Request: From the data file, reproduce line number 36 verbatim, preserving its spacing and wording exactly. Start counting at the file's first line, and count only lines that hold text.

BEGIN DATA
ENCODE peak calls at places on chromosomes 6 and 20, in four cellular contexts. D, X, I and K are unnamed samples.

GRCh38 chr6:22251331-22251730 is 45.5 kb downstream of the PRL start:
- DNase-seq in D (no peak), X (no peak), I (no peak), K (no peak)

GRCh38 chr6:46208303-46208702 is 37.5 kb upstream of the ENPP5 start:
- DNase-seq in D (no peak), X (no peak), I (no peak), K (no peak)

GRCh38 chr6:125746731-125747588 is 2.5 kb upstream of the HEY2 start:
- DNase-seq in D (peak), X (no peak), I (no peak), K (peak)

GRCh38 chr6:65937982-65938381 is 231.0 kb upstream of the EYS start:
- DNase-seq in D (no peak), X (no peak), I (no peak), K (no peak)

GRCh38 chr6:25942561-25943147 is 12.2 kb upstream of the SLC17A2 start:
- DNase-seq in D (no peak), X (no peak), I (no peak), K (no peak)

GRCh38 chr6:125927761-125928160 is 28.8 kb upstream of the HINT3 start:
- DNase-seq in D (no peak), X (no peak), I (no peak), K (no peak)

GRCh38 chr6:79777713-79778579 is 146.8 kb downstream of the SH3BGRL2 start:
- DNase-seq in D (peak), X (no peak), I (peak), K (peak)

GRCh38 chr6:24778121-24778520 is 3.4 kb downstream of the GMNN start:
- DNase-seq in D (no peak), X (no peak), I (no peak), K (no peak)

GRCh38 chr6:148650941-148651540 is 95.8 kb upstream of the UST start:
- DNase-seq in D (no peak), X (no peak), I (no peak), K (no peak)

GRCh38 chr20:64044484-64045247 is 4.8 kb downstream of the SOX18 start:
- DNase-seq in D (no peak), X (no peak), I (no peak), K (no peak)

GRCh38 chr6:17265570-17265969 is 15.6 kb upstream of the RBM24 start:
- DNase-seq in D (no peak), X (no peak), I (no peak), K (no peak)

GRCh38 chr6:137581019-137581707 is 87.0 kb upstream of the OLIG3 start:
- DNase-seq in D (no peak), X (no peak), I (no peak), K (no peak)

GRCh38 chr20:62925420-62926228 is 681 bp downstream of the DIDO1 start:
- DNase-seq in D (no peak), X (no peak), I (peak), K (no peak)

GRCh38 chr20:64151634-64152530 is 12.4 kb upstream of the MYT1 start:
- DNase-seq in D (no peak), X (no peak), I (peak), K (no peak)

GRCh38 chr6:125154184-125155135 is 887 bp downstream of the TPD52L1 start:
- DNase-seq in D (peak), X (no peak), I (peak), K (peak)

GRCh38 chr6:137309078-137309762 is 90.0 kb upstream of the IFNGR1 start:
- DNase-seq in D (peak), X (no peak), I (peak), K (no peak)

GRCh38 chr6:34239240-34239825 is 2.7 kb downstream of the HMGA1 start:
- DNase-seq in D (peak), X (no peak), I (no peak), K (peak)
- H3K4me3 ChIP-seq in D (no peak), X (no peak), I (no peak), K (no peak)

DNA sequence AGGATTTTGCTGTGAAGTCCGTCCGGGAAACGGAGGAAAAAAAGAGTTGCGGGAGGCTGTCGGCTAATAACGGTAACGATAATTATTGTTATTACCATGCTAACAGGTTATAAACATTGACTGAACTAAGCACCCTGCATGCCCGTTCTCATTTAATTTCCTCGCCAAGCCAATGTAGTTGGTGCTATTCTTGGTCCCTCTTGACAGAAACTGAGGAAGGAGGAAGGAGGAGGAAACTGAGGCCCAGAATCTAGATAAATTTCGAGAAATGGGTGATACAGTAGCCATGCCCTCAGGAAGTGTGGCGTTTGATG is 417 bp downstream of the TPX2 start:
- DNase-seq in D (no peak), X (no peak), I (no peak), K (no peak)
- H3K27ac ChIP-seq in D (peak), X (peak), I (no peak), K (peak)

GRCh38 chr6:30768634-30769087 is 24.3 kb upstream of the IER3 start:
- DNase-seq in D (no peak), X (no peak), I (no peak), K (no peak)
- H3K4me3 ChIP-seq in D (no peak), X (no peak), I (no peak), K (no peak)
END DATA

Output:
- H3K4me3 ChIP-seq in D (no peak), X (no peak), I (no peak), K (no peak)